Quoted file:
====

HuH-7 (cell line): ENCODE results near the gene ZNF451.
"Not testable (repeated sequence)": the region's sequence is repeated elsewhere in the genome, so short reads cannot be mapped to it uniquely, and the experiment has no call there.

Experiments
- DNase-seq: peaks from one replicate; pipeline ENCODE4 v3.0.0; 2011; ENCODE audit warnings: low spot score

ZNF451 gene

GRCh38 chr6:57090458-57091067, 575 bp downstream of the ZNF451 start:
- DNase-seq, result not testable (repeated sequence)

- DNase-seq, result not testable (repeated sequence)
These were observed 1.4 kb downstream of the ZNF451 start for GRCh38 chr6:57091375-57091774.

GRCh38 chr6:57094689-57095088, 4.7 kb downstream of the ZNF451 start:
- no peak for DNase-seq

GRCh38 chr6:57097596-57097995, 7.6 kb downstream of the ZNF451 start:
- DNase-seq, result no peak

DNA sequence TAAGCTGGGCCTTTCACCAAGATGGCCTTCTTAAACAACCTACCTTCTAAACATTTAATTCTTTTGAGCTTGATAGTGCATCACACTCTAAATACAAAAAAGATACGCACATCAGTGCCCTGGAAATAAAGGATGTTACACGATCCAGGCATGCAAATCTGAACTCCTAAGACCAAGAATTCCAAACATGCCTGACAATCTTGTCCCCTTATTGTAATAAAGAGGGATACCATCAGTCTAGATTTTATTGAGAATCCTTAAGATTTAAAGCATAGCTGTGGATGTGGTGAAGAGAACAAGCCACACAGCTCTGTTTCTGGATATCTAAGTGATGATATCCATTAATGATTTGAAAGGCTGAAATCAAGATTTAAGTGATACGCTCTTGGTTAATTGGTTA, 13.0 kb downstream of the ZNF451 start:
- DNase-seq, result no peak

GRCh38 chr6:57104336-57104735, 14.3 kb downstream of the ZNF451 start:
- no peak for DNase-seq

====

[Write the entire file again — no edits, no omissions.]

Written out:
HuH-7 (cell line): ENCODE results near the gene ZNF451.
"Not testable (repeated sequence)": the region's sequence is repeated elsewhere in the genome, so short reads cannot be mapped to it uniquely, and the experiment has no call there.

Experiments
- DNase-seq: peaks from one replicate; pipeline ENCODE4 v3.0.0; 2011; ENCODE audit warnings: low spot score

ZNF451 gene

GRCh38 chr6:57090458-57091067, 575 bp downstream of the ZNF451 start:
- DNase-seq, result not testable (repeated sequence)

- DNase-seq, result not testable (repeated sequence)
These were observed 1.4 kb downstream of the ZNF451 start for GRCh38 chr6:57091375-57091774.

GRCh38 chr6:57094689-57095088, 4.7 kb downstream of the ZNF451 start:
- no peak for DNase-seq

GRCh38 chr6:57097596-57097995, 7.6 kb downstream of the ZNF451 start:
- DNase-seq, result no peak

DNA sequence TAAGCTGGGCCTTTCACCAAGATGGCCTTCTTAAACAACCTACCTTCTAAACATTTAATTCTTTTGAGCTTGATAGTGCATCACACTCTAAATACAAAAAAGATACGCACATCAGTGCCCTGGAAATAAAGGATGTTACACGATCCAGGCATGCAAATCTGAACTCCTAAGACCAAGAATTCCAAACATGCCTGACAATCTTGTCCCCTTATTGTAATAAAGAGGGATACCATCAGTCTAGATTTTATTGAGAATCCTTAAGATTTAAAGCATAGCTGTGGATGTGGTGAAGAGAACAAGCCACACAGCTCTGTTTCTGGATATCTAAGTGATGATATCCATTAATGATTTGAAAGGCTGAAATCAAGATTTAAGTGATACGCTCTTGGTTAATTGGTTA, 13.0 kb downstream of the ZNF451 start:
- DNase-seq, result no peak

GRCh38 chr6:57104336-57104735, 14.3 kb downstream of the ZNF451 start:
- no peak for DNase-seq